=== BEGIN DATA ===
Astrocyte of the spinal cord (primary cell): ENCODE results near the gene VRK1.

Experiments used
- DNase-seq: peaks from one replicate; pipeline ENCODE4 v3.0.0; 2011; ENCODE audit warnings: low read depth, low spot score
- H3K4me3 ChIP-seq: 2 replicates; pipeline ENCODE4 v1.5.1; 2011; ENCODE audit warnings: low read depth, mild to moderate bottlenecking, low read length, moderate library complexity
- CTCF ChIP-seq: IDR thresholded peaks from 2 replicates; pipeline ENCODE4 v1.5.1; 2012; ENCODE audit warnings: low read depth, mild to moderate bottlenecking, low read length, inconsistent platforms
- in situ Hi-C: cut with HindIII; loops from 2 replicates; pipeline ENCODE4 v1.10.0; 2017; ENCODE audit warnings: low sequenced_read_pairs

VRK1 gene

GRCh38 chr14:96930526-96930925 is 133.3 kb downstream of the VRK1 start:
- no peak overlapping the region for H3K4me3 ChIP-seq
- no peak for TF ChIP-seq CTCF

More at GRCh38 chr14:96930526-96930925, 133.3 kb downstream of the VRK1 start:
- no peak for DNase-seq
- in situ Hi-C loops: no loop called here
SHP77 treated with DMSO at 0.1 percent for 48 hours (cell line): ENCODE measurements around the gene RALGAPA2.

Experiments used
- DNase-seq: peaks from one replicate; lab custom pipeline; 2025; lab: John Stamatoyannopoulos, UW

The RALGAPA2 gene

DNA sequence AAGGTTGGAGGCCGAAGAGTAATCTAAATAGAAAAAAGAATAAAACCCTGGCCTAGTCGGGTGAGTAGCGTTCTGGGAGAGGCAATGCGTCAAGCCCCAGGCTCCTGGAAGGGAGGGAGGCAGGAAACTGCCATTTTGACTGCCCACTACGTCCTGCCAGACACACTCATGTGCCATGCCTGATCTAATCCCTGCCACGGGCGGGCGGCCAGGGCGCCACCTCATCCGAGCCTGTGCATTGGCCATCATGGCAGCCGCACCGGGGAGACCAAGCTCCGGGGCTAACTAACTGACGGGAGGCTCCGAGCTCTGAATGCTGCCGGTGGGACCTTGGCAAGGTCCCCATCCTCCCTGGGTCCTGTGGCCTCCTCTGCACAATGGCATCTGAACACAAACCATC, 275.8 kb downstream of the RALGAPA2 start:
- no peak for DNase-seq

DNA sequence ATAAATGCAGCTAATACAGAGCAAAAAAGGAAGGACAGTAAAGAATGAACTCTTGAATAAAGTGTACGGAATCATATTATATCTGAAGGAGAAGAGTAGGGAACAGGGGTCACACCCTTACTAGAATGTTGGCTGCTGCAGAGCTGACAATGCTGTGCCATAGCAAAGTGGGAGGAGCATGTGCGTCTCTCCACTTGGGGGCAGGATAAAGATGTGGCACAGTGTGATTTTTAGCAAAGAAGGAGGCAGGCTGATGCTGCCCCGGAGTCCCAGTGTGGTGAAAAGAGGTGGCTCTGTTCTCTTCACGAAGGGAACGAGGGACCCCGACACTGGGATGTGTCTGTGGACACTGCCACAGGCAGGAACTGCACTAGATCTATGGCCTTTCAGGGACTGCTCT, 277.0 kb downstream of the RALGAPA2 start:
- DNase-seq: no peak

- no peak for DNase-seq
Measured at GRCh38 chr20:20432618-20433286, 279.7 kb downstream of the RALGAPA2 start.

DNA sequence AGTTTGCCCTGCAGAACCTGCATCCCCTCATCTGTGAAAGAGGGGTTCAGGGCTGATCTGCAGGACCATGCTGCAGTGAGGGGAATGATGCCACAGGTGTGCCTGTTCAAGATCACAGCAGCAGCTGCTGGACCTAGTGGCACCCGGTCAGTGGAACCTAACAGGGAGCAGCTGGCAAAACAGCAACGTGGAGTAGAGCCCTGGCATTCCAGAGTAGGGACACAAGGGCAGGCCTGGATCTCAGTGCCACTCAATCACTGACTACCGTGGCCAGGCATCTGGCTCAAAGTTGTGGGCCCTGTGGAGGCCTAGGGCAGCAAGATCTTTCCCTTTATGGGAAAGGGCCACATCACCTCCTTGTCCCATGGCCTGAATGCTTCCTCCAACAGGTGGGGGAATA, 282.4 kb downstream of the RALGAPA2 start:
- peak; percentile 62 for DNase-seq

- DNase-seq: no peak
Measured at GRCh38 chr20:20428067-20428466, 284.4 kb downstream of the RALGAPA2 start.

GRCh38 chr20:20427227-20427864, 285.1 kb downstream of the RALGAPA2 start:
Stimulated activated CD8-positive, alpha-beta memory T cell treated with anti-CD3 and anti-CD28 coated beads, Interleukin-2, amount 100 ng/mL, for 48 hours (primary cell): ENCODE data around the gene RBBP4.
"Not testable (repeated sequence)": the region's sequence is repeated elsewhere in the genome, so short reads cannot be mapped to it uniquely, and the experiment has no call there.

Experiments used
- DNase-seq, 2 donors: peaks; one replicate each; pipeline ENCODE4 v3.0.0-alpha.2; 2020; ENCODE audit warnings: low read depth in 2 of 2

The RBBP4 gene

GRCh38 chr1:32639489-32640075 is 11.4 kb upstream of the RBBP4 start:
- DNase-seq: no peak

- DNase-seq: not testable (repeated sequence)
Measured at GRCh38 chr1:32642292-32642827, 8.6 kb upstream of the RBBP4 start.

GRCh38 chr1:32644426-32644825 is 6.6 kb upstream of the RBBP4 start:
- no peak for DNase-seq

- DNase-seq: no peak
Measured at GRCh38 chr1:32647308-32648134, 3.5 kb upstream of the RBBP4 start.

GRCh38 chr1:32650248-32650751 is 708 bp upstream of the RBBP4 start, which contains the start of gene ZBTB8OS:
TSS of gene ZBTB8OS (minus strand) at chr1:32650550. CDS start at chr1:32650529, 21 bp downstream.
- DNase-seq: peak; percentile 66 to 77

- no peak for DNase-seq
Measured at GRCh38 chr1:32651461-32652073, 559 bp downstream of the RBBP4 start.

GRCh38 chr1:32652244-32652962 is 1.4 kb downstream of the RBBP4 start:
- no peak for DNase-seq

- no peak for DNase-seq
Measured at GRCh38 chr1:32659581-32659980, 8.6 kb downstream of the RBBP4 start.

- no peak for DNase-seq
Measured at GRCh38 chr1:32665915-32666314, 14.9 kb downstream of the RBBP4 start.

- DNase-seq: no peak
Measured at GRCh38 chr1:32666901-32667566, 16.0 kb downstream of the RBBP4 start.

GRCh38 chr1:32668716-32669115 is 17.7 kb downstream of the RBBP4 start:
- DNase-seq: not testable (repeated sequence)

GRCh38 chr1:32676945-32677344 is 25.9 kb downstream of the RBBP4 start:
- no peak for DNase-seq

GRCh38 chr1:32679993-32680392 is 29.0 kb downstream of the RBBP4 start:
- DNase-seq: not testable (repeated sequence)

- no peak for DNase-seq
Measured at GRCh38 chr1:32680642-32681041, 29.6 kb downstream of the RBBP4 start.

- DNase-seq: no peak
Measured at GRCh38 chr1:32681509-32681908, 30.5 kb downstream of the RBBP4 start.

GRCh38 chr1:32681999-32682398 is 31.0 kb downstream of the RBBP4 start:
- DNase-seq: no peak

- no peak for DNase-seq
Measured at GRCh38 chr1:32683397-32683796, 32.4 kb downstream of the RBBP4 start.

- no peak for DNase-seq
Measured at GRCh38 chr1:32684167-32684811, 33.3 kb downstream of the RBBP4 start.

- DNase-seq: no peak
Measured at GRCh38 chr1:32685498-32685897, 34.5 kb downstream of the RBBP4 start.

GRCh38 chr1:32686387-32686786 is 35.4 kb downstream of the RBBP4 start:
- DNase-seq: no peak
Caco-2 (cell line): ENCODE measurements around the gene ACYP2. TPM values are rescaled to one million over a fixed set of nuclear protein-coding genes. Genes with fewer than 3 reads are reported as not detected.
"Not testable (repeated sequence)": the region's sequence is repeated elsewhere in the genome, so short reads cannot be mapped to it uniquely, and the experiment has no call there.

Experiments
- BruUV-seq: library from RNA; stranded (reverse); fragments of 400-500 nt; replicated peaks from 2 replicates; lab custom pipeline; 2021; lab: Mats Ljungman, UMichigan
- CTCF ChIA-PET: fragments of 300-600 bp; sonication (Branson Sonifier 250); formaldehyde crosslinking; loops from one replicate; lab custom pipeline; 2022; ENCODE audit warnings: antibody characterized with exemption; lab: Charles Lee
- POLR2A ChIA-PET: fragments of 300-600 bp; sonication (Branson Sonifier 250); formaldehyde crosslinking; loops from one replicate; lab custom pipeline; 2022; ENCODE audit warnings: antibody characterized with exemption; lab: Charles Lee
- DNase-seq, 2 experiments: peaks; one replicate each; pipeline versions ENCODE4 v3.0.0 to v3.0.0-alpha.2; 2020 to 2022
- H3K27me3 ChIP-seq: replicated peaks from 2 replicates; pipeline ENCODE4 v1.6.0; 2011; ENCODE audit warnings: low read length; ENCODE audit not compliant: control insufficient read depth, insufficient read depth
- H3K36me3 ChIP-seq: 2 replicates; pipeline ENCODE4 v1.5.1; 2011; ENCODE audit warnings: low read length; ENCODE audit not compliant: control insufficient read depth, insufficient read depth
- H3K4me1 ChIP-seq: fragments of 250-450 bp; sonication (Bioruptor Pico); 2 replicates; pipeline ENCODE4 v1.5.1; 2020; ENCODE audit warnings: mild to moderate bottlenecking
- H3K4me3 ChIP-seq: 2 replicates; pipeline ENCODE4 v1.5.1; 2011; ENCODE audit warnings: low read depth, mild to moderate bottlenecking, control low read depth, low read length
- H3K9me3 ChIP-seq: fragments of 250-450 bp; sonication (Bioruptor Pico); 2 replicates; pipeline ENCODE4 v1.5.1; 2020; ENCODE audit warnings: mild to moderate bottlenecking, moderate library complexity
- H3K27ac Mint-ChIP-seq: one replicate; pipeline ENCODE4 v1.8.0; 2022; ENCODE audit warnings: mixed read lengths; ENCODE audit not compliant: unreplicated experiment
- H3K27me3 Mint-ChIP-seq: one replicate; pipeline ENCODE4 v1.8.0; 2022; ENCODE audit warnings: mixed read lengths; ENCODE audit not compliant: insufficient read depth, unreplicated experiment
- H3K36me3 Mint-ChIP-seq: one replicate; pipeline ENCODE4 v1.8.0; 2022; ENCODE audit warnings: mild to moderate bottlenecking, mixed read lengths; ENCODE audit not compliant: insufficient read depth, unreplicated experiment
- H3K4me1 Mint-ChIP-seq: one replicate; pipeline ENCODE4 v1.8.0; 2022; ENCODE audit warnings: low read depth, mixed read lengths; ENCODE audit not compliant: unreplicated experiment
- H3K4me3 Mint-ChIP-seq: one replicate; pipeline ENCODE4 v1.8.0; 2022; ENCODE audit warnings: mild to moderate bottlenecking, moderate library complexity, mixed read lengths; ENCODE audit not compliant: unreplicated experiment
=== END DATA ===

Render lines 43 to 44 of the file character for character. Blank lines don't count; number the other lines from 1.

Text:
TSS of gene ZBTB8OS (minus strand) at chr1:32650550. CDS start at chr1:32650529, 21 bp downstream.
- DNase-seq: peak; percentile 66 to 77